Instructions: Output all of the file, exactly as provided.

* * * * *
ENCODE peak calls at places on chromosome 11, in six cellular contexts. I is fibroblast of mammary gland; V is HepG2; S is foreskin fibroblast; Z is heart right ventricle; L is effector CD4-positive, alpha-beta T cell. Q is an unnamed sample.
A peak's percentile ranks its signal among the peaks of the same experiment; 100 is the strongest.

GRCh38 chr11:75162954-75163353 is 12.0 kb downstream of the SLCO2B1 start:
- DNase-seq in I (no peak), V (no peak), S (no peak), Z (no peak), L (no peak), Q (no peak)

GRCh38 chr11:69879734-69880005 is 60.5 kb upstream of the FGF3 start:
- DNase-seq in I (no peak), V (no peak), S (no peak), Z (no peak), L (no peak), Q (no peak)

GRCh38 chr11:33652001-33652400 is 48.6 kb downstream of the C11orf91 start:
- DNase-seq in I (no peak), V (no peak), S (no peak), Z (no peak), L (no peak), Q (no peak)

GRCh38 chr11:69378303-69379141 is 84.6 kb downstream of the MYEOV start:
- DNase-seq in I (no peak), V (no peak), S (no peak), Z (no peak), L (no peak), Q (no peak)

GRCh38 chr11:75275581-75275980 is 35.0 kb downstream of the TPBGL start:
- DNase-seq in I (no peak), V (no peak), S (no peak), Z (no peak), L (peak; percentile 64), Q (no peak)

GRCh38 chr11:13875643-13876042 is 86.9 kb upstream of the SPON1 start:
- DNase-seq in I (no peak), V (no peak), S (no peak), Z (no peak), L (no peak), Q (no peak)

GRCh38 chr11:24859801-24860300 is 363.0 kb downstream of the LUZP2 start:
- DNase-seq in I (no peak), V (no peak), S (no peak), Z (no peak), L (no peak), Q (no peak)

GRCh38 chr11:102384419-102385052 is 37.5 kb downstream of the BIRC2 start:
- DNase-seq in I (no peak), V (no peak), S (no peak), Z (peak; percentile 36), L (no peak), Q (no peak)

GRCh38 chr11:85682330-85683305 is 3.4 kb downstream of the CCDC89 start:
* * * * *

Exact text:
ENCODE peak calls at places on chromosome 11, in six cellular contexts. I is fibroblast of mammary gland; V is HepG2; S is foreskin fibroblast; Z is heart right ventricle; L is effector CD4-positive, alpha-beta T cell. Q is an unnamed sample.
A peak's percentile ranks its signal among the peaks of the same experiment; 100 is the strongest.

GRCh38 chr11:75162954-75163353 is 12.0 kb downstream of the SLCO2B1 start:
- DNase-seq in I (no peak), V (no peak), S (no peak), Z (no peak), L (no peak), Q (no peak)

GRCh38 chr11:69879734-69880005 is 60.5 kb upstream of the FGF3 start:
- DNase-seq in I (no peak), V (no peak), S (no peak), Z (no peak), L (no peak), Q (no peak)

GRCh38 chr11:33652001-33652400 is 48.6 kb downstream of the C11orf91 start:
- DNase-seq in I (no peak), V (no peak), S (no peak), Z (no peak), L (no peak), Q (no peak)

GRCh38 chr11:69378303-69379141 is 84.6 kb downstream of the MYEOV start:
- DNase-seq in I (no peak), V (no peak), S (no peak), Z (no peak), L (no peak), Q (no peak)

GRCh38 chr11:75275581-75275980 is 35.0 kb downstream of the TPBGL start:
- DNase-seq in I (no peak), V (no peak), S (no peak), Z (no peak), L (peak; percentile 64), Q (no peak)

GRCh38 chr11:13875643-13876042 is 86.9 kb upstream of the SPON1 start:
- DNase-seq in I (no peak), V (no peak), S (no peak), Z (no peak), L (no peak), Q (no peak)

GRCh38 chr11:24859801-24860300 is 363.0 kb downstream of the LUZP2 start:
- DNase-seq in I (no peak), V (no peak), S (no peak), Z (no peak), L (no peak), Q (no peak)

GRCh38 chr11:102384419-102385052 is 37.5 kb downstream of the BIRC2 start:
- DNase-seq in I (no peak), V (no peak), S (no peak), Z (peak; percentile 36), L (no peak), Q (no peak)

GRCh38 chr11:85682330-85683305 is 3.4 kb downstream of the CCDC89 start: